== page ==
That meant upping the dose, for one thing. “There are too many products on the market with such low dosages that it’s not going to work,” says Rapinoe, noting that Mendi’s baseline dose for edibles is 25 mg of CBD per dose, while their topical products contain a minimum of 500 mg per bottle.
It also meant making sure Mendi’s products are 100 percent THC-free. According to Rapinoe, products on the market that have not been properly tested can contain levels of THC that could lead to a failed drug test. That’s why they decided to formulate their products with CBD isolate instead of a full spectrum extract (despite the fact the latter is widely believed to be more effective).
As Rapinoe explains, “We are a huge champion of full spectrum extracts, but we found very quickly [through focus groups] that the stigma of cannabis in sports and the fear of testing positive for THC is just too scary.”
Today, Rapinoe and her sister rely on CBD as an alternative treatment for all sorts of sports-related health woes, including general inflammation after a workout. Sleep is also a big one.
“A lot of our athletes say the number one thing they’ve noticed is that [CBD] helps with sleep at night,” says Rapinoe.
On top of creating a female-led business that champions diversity, equality, and feminism, the Mendi team plans to work to increase athletes’ access to all types of cannabis therapies, including those involving THC.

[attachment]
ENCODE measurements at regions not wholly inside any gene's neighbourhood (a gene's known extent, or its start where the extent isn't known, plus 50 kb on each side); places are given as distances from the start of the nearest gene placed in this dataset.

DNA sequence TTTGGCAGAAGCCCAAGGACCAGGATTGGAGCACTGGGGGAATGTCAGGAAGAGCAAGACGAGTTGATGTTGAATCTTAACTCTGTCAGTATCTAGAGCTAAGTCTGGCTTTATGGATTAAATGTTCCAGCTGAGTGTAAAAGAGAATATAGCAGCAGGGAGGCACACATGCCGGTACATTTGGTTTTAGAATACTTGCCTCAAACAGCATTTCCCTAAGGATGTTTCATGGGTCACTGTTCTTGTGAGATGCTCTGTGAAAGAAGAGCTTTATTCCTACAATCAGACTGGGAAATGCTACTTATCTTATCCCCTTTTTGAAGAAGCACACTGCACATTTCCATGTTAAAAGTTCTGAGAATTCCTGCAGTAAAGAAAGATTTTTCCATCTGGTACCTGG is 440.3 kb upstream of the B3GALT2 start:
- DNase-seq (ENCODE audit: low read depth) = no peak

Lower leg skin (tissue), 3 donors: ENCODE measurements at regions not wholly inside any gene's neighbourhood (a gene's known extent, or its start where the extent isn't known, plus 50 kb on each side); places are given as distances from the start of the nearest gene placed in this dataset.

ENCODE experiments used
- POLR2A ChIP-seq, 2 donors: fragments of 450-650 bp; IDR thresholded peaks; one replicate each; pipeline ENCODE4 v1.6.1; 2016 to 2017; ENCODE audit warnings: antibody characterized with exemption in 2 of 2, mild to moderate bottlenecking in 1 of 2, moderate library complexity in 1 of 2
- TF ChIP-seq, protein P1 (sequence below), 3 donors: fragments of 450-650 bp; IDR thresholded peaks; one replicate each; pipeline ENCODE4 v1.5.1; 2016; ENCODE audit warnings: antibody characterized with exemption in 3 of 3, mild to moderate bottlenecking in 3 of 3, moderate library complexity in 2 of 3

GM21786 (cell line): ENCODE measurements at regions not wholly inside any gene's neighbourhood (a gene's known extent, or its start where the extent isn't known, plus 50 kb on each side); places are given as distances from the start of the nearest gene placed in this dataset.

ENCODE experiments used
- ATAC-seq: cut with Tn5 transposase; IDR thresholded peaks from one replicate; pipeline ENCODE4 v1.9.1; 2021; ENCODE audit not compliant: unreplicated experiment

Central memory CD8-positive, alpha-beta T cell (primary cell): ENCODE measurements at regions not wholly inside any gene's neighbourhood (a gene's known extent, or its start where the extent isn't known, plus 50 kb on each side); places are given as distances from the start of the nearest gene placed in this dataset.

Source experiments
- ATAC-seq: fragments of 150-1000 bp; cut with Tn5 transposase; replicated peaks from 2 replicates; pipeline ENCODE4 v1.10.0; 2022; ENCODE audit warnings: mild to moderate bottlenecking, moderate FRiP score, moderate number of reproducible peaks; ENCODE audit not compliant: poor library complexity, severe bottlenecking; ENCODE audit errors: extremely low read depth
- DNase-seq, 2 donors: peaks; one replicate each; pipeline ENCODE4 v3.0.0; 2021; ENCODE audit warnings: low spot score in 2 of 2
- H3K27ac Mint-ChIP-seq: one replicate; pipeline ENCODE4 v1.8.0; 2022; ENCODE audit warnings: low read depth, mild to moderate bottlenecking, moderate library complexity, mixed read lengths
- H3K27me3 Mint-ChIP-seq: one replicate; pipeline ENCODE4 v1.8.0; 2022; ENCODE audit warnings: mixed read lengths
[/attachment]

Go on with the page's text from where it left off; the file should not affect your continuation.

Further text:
“I think there’s definitely a place for THC in sports,” says Rapinoe.“There should be no reason why an athlete can’t smoke a joint but they can pop a vicodin. That’s absurd.”
It does look like some progress is being made. Major League Baseball recently removed THC from their “drugs of abuse” list, and will instead by testing for opioid abuse. According to Rapinoe, “THAT makes the most sense.”
In the meantime, Rapinoe and her team are hoping that the Food and Drug Administration (FDA) hurries up with CBD regulation — and that the federal government’s recent decision to relax restrictions on cannabis research means we’ll finally be able to discover all that the plant has to offer.
As Rapinoe explains it, “There’s a lot we still don’t know and that falls on our government. And they’ve done a bad job providing knowledge to the public.”